What are block copolymers and how do they self-assemble?

The following post is a modified version of a short paper I wrote for MatSE 542 last semester. It is essentially a summary of the paper “Self-assembly of block copolymers” by Yiyong Mai and Adi Eisenberg published in The Royal Society of Chemistry in 2012. 

Block copolymers (BCPs) are a fascinating class of materials that have recently attracted significant attention due to their ability to self-assemble into a variety of morphologies, such as spheres, cylinders, gyroids, and lamellae. This post will discuss what block copolymers are, the thermodynamics behind microphase separation, and their theoretical and experimental phase diagrams.

Simply put, block copolymers consist of two or more chemically dissimilar polymer blocks that are thermodynamically immiscible yet covalently bonded. Figure 1 below illustrates the most popularly studied structures of block copolymers which can be formed with two types of blocks, A and B. Such a material is referred to as a diblock copolymer, while structures consisting of three blocks are called triblock copolymers, and so on. The chemically distinct blocks will separate into different domains while the covalent bonds restrict this demixing to local length scales, resulting in what is called microphase separation and giving rise to the aforementioned myriad of morphologies. 
Figure 1: Schematic of different structures of diblock copolymers. Reproduced with permission from The Royal Society of Chemistry.

Microphase separation
Microphase separation in BCPs is driven by a combination of the unfavorable mixing enthalpy and a small mixing entropy, with the covalent bonds holding blocks together to prevent macroscopic phase separation. For a diblock copolymer consisting of blocks A and B, microphase separation is influenced by three parameters: the volume fractions of the A and B blocks (fA and fB), the total degree of polymerization of the two blocks (N = NA + NB), and the Flory-Huggins interaction parameter (χAB). The Flory-Huggins parameter is dependent upon several factors and can be described with the equation below:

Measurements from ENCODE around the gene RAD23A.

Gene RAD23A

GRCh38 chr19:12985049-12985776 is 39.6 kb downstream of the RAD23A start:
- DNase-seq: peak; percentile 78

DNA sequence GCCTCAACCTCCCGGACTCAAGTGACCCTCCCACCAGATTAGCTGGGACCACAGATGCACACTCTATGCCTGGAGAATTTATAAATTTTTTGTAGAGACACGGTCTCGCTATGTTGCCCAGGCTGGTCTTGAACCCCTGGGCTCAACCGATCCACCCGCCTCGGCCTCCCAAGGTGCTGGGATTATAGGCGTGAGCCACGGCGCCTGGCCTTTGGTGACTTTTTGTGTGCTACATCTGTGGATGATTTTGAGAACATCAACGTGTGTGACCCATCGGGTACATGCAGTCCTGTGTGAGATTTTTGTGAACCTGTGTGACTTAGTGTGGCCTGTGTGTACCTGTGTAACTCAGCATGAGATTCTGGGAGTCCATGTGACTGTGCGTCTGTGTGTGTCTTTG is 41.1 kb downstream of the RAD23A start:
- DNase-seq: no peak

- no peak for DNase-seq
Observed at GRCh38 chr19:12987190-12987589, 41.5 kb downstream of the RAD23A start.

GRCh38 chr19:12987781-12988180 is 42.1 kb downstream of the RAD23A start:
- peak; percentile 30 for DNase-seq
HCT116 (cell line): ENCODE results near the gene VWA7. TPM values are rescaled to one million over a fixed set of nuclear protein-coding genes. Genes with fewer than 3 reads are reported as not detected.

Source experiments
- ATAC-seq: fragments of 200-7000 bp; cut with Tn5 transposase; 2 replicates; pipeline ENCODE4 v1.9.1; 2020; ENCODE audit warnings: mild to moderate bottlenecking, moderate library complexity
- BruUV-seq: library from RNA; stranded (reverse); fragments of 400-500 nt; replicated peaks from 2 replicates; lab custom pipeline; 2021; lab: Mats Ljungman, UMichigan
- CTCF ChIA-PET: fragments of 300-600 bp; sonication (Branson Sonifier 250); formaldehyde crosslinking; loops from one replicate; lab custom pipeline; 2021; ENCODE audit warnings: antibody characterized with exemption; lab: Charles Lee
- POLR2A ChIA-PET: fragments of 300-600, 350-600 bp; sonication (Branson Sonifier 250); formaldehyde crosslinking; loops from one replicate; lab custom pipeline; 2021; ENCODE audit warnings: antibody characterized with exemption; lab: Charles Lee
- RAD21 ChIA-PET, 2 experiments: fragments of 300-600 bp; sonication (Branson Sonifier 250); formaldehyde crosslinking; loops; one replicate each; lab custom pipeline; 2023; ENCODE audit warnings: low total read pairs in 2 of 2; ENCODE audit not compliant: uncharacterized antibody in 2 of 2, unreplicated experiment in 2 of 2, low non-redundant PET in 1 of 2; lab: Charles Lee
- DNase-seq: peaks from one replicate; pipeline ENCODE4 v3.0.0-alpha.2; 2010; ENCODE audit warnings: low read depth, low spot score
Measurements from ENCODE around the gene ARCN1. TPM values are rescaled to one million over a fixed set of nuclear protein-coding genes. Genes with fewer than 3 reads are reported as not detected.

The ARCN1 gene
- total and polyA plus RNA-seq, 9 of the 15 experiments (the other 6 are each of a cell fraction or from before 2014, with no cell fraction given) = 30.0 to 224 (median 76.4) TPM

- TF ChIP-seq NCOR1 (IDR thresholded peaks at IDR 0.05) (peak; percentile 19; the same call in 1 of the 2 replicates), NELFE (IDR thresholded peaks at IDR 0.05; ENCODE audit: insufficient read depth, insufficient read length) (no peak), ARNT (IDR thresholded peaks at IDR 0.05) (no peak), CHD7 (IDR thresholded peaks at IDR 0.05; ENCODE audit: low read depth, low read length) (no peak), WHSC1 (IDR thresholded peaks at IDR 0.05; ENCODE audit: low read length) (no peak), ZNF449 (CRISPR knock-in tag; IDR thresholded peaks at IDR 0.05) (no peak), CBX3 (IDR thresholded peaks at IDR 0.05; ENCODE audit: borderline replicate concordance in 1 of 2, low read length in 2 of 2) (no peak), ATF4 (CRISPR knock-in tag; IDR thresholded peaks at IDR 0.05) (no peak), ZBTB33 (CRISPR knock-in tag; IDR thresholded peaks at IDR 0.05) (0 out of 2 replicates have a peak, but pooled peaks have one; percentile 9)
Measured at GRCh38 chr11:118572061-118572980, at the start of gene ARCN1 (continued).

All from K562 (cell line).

where z is the number of nearest neighbors per repeat unit, kB is the Boltzmann constant, is the temperature, and ε is the interaction energy of the respective block pairs. The degree of microphase separation is determined by the product of the interaction parameter χAB and the total degree of polymerization N. Thus, as χN decreases (or as temperature increases), the blocks become increasingly miscible while the combinatorial entropy increases and the copolymers become disordered. This behavior is referred to as an order-to-disorder transition (ODT).

Phase diagrams

We will now use phase diagrams to discuss the morphologies formed through microphase separation. As mentioned earlier and as depicted in Figure 2 below, diblock copolymers can form a variety of morphologies, including spheres (S), cylinders (C), gyroids (G), and lamellae (L). The morphology which occurs is dependent upon the composition f and the combination parameter χN. 

Figure 2: The range of morphologies corresponding to diblock copolymers. Reproduced with permission from The Royal Society of Chemistry.

In an effort to better understand the phase behavior of diblock copolymers, self-consistent mean-field (SCFM) theory has been used to predict their phase diagrams. In block copolymer phase diagrams, the χ